Healthcare News & Insights

Keys to help doctors discuss adverse events with patients

If an adverse event happens, it’s important for hospital staff to communicate with patients and their families right away so they can be aware of the situation and how it’ll be resolved. However, doctors may struggle with this for several reasons, and hospitals must help them along. 

GettyImages-481073822Particularly, surgeons can have problems communicating with patients after a problem occurs post-surgery, as shown by a study in JAMA Surgery.

The study looks at exactly what surgeons are thinking when they talk with patients about serious issues that arise after their procedures, using data from surveys taken by surgeons who reported adverse events at three Veterans Affairs medical centers.

Difficult discussions

According to an article in Kaiser Health News, it’s commonly believed that doctors have trouble reporting adverse events and talking about them with patients because they’re afraid of lawsuits.

However, the study shows that a more universal reason may be holding them back: embarrassment.

Doctors may simply be ashamed and upset that the mistake happened, and they’re often more worried about how the patient will perceive them after owning up to the problem than whether they’ll be sued.

Despite this, most doctors still do disclose some information about the event. Close to 90% of those surveyed informed patients and their families about the adverse event within 24 hours. They also explained what led to the event, expressed regret for it and let patients know how they should handle any subsequent problems caused by the event.

However, doctors don’t often paint the full picture for patients and their families. Around half of those surveyed talked about whether the event was preventable, and only a third mentioned the steps the hospital would take to avoid similar events in the future.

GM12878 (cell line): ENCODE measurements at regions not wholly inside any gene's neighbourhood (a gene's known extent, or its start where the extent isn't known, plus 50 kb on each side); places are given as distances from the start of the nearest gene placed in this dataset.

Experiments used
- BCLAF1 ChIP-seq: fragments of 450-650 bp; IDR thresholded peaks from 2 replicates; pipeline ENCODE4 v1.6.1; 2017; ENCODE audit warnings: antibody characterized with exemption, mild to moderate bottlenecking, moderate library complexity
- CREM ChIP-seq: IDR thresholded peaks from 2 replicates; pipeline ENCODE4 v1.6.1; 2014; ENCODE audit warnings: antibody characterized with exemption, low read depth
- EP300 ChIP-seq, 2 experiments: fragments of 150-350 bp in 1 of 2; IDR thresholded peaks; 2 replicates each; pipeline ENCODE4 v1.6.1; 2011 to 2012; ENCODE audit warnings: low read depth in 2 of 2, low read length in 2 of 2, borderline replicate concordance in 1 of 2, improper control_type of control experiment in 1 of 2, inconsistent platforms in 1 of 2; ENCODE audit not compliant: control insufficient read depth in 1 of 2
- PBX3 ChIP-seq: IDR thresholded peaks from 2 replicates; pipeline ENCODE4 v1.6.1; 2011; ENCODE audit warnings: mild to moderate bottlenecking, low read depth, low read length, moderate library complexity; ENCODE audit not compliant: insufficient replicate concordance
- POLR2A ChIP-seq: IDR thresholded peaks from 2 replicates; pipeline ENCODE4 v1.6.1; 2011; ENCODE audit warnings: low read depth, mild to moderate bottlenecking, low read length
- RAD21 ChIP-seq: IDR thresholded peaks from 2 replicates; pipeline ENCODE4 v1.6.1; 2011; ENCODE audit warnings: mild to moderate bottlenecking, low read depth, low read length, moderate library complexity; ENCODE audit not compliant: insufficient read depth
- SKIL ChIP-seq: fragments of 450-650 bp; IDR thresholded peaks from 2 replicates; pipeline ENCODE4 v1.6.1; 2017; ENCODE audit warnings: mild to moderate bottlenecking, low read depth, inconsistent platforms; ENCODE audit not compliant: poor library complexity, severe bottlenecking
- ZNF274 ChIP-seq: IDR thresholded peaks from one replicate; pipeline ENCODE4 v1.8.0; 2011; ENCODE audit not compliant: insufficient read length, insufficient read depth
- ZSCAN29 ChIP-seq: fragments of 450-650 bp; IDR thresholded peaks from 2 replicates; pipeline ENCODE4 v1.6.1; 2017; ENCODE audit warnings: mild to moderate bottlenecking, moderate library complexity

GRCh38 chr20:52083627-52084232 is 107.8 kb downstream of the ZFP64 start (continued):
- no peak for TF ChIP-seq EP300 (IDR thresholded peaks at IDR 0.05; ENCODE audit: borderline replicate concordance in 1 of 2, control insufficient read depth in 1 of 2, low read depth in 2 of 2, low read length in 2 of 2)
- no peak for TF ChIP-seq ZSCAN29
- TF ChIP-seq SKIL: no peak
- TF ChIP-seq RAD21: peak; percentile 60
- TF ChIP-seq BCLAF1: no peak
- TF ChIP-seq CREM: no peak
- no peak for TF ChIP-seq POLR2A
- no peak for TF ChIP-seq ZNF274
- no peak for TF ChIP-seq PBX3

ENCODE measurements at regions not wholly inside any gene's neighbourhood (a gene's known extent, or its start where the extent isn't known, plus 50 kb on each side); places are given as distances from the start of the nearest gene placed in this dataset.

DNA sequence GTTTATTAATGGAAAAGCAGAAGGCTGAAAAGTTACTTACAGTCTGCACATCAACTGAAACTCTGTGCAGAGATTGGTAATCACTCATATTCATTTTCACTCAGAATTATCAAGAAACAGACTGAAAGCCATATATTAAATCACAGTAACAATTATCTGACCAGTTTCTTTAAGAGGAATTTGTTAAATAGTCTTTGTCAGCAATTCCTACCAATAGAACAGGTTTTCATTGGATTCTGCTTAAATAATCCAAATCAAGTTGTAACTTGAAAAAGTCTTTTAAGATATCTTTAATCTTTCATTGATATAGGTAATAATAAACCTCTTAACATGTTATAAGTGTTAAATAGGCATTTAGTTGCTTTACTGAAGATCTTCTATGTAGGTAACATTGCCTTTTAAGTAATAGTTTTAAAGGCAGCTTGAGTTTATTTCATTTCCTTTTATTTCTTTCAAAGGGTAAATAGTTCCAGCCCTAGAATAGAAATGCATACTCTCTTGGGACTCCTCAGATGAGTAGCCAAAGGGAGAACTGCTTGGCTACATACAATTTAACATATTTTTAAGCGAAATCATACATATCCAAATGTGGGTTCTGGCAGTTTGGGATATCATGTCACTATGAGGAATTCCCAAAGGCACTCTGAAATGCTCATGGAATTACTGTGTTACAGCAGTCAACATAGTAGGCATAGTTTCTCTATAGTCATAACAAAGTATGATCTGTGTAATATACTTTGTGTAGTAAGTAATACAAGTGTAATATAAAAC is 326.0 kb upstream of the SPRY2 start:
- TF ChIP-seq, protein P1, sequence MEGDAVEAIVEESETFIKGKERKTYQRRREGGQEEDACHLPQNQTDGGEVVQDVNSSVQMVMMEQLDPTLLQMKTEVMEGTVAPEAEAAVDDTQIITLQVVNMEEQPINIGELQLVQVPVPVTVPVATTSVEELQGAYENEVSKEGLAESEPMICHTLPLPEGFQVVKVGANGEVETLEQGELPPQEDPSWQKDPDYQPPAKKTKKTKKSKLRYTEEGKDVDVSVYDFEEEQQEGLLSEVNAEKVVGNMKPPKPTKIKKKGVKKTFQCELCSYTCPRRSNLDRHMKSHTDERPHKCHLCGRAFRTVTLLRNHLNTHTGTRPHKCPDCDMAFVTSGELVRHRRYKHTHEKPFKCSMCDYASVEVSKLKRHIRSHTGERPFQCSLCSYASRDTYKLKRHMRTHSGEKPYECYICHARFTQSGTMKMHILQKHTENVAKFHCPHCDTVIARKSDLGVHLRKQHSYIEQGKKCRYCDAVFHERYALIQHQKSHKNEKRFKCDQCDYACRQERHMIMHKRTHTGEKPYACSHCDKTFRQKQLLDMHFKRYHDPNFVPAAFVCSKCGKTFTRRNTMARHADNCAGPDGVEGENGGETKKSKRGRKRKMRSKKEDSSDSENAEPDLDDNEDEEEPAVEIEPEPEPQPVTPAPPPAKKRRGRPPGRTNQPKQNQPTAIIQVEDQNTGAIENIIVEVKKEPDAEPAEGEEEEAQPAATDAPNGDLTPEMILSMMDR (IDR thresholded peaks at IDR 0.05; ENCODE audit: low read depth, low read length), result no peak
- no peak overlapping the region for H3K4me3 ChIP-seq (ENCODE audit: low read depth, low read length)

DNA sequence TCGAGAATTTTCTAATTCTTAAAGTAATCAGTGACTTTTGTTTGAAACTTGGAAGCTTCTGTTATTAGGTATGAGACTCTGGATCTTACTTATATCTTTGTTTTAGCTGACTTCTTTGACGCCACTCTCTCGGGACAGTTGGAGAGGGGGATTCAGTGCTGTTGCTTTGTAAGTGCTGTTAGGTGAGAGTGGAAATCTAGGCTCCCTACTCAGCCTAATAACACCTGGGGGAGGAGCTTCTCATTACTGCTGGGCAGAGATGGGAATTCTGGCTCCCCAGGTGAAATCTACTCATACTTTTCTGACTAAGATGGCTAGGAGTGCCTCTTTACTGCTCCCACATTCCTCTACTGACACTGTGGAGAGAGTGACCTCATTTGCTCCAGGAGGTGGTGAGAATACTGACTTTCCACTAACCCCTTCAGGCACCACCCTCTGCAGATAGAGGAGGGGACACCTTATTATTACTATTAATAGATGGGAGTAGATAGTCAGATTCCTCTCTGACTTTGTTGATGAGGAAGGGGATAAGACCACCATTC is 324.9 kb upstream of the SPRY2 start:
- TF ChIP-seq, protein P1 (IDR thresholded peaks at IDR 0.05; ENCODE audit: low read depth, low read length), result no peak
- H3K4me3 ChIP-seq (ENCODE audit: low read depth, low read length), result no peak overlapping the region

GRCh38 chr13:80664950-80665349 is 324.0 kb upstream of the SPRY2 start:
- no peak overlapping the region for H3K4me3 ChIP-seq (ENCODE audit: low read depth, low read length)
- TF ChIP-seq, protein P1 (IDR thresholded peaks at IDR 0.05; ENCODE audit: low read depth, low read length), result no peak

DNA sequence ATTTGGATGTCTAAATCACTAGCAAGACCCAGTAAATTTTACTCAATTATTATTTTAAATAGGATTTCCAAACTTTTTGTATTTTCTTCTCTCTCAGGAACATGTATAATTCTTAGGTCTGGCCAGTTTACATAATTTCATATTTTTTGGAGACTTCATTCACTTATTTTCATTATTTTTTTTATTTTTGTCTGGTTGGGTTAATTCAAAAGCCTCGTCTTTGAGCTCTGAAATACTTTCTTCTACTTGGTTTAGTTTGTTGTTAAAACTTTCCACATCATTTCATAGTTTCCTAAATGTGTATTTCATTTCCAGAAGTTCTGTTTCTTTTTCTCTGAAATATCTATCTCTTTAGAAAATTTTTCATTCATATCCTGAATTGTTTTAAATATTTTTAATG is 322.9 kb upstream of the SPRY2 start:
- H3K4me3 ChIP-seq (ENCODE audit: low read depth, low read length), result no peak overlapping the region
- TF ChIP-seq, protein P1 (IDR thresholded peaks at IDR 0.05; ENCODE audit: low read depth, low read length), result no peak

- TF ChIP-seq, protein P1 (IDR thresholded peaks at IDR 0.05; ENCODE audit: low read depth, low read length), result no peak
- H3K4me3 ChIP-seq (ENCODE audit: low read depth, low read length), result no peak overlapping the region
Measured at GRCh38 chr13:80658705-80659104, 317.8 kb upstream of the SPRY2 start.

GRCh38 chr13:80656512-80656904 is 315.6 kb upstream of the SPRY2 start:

And although most doctors expressed regret about the event, only about half of them actually apologized to the patient for the issue. Apologies are crucial because they often determine whether a patient will pursue legal action against a doctor or hospital. Saying “I’m sorry” is a simple way to head off many problems and soothe hurt feelings.

Doctors’ real fears

Doctors may be hesitant to apologize right away due to their own emotions surrounding the adverse event.

According to data from the JAMA Surgery study, surgeons who found an event very or extremely serious, and had problems talking about it, were much more likely to feel anxious about the experience.

Anxiety also increased due to fears of negative reactions from patients or damage to their professional reputation.

The same fears are likely prevalent in surgeons across the country. Doctors aren’t taught how to have sensitive conversations in medical school, so that means they may feel awkward having them, whether it’s due to similar fears or other misconceptions about how the discussion will be received.

To dispel these myths, it’s a good idea to provide doctors with specialized training for having conversations with patients about medical errors and other adverse events, including strategies for breaking bad news to patients and how to handle their response.

Per the JAMA Surgery study, it can also be helpful for facilities to acknowledge the difficulty that exists for doctors when they’re preparing to have a difficult conversation with a patient, and to provide them with the support they need after disclosing a problem, including pointing them toward resources to improve their well-being and reduce the stress caused by the conversation.

Overall, if doctors are apologetic and receptive to feedback when speaking to patients, instead of being defensive, it can go a long way toward resolving any problems that arise after an adverse event occurs during surgery.

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